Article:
By Brad Brooks
(Reuters) - A federal judge in Tennessee has temporarily blocked Biden administration directives allowing transgender workers and students to use bathrooms and locker rooms and join sports teams that correspond with their gender identity.
Judge Charles Atchley Jr. of the Eastern District of Tennessee ruled on Friday that the administration's directives would make it impossible for some states to enforce their own laws on transgender athletes' participation in girls' sports and access to bathrooms.
A coalition of 20 Republican attorneys general brought a lawsuit last year against the federal government, noting that they stood to lose significant federal funding as the Biden directives were in conflict with their own state laws.
Atchley agreed with that, writing in his order that the states "cannot continue regulating pursuant to their state laws while simultaneously complying with Defendants' guidance."
Oklahoma Attorney General John O'Connor, one of the plaintiffs, said in a written statement on Saturday that Atchley's order "is a major victory for women's sports and for the privacy and safety of girls and women in their school bathrooms and locker rooms."
Video: Judge renders Tennessee bathroom legislation illegal
The Justice Department, the Department of Education and the Equal Employment Opportunity Commission are named as defendants in the lawsuit. None immediately replied to requests for comment on Saturday. The three had earlier requested that Atchley dismiss the states' lawsuit, a motion the judge denied in his Friday ruling.
The coalition of Republican states argued the Biden administration directives improperly expanded on a 2020 U.S. Supreme Court ruling that extended anti-discrimination protections to transgender workers.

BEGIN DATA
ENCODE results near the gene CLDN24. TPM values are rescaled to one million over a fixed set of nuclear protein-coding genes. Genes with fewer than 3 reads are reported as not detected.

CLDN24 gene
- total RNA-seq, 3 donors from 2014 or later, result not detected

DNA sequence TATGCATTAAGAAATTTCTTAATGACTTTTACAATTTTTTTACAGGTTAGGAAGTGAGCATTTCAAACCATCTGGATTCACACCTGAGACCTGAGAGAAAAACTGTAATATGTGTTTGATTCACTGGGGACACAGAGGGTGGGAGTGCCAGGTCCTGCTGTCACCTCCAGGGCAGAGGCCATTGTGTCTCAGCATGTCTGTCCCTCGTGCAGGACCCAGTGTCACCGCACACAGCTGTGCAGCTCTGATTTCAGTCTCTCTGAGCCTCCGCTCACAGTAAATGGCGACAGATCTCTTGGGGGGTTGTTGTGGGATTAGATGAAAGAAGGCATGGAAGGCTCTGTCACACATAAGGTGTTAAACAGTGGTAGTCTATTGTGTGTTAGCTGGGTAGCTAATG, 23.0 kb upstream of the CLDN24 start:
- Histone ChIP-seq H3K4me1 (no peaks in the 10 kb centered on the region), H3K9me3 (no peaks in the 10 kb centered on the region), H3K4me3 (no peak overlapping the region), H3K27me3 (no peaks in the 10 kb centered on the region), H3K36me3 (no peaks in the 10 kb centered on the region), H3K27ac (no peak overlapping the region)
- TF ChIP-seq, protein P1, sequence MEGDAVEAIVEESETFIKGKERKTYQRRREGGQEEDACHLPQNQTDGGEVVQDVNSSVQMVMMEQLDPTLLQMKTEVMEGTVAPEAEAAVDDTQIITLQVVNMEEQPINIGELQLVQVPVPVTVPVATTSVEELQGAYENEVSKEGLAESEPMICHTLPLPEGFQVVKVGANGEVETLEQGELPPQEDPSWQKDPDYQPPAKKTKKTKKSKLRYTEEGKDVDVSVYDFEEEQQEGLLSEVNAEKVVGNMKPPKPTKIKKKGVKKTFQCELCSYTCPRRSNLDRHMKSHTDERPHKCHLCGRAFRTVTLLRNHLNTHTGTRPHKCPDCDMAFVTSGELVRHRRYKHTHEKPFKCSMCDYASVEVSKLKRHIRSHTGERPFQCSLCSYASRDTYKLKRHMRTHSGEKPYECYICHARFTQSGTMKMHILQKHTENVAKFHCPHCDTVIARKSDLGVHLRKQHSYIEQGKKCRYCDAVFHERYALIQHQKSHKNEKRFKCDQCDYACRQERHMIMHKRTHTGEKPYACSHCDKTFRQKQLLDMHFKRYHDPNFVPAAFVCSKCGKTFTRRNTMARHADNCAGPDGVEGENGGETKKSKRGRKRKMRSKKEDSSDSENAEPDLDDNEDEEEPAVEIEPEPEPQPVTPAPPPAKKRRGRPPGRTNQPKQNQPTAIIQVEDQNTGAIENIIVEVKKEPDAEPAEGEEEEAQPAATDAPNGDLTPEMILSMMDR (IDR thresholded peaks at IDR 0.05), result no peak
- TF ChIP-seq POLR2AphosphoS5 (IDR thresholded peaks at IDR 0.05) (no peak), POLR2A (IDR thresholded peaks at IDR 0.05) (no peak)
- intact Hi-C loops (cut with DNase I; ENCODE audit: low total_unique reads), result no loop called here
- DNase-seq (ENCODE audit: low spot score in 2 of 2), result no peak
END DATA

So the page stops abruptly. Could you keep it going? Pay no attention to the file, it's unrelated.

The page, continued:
The top court in Bostock v. Clayton County said employers cannot terminate workers because of their gender identity or sexuality. The justices expressly declined to decide if the ruling applied to sex-segregated bathrooms and locker rooms.
The Supreme Court in Bostock held that the bar on workplace sex discrimination in Title VII of the Civil Rights Act of 1964 extended to bias based on sexual orientation and gender identity.
The Department of Education in its guidance issued last year concluded that because Title IX, which bars sex bias in federally funded educational programs, borrowed language from Title VII, Bostock also applied to schools.
The department said, for example, that preventing a transgender high school girl from using the girls' restroom or trying out for the girls' cheerleading team would violate Title IX.
Atchley on Friday agreed with the states, writing in his ruling that the Supreme Court in Bostock "explicitly refused to decide whether 'sex-segregated bathrooms, locker rooms, and dress codes' violate Title VII."
(Reporting by Brad Brooks in Lubbock, Texas; Editing by Daniel Wallis)